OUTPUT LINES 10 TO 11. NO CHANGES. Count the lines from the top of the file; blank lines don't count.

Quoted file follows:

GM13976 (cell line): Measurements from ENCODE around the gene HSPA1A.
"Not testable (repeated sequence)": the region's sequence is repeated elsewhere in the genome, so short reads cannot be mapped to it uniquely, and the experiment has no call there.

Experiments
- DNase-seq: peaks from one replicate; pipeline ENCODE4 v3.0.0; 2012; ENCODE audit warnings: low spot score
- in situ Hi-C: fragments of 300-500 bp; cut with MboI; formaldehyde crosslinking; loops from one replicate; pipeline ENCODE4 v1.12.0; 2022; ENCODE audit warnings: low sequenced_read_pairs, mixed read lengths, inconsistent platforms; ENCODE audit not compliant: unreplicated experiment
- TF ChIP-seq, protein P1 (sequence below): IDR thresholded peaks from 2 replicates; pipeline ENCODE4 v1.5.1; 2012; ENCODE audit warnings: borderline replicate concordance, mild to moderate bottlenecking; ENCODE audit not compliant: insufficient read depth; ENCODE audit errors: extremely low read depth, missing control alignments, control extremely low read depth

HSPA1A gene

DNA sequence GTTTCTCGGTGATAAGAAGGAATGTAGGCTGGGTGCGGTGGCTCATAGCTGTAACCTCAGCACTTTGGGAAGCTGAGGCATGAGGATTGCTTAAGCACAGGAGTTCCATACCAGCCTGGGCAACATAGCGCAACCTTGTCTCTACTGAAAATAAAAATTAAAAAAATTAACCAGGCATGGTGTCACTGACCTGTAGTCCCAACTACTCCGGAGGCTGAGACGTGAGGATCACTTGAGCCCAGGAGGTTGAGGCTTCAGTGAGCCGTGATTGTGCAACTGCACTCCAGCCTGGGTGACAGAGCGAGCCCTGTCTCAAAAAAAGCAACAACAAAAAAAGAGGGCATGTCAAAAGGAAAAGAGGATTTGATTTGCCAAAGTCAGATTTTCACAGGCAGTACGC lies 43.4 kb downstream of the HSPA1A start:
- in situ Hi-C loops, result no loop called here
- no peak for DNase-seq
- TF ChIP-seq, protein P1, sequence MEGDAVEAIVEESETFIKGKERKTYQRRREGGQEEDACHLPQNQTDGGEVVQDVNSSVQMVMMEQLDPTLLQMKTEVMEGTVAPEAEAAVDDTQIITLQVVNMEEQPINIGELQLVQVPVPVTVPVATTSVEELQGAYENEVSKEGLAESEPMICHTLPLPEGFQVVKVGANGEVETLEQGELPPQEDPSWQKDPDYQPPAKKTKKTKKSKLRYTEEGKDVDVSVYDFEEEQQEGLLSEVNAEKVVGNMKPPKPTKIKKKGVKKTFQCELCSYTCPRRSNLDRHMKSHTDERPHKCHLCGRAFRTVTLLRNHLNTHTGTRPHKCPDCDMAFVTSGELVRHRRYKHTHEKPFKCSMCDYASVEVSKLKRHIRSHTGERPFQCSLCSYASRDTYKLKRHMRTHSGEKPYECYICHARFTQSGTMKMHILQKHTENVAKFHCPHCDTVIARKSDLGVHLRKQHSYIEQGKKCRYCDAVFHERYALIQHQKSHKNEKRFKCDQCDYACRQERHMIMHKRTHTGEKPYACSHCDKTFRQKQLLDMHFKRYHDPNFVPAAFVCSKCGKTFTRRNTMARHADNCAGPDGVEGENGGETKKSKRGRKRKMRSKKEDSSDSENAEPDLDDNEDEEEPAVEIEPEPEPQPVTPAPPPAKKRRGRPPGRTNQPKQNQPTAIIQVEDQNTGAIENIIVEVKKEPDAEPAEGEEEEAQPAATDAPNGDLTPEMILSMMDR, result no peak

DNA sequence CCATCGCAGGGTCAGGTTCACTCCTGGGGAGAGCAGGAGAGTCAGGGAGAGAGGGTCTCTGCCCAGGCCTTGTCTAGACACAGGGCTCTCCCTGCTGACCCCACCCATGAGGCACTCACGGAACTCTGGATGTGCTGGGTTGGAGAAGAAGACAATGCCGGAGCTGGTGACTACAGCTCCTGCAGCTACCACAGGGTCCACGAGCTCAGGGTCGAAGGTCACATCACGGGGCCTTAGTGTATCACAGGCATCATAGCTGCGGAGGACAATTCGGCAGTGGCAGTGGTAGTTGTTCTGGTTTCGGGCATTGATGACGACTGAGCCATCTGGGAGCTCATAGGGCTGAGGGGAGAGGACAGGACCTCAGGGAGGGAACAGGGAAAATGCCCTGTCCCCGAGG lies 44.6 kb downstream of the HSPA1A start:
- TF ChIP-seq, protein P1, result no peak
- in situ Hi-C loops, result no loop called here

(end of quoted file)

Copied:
- no peak for DNase-seq
- TF ChIP-seq, protein P1, sequence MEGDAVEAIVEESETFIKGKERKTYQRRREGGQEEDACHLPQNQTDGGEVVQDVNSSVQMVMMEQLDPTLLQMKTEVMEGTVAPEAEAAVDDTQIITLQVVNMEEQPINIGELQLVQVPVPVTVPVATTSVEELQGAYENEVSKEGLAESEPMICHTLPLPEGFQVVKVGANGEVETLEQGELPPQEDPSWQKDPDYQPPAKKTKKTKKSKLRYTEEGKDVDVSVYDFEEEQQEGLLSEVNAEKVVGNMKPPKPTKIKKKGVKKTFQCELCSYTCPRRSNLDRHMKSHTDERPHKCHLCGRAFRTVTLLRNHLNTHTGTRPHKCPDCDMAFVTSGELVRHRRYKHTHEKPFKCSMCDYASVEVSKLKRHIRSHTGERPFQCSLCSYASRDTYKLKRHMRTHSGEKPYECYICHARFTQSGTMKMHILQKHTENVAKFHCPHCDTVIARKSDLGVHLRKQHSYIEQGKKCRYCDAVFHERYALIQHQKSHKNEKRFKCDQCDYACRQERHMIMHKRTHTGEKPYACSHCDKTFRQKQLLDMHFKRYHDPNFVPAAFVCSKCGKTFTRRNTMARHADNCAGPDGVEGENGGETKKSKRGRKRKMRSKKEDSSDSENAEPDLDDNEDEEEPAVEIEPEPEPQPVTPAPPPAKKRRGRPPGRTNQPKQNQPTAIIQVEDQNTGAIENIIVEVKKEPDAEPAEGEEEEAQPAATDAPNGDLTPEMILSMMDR, result no peak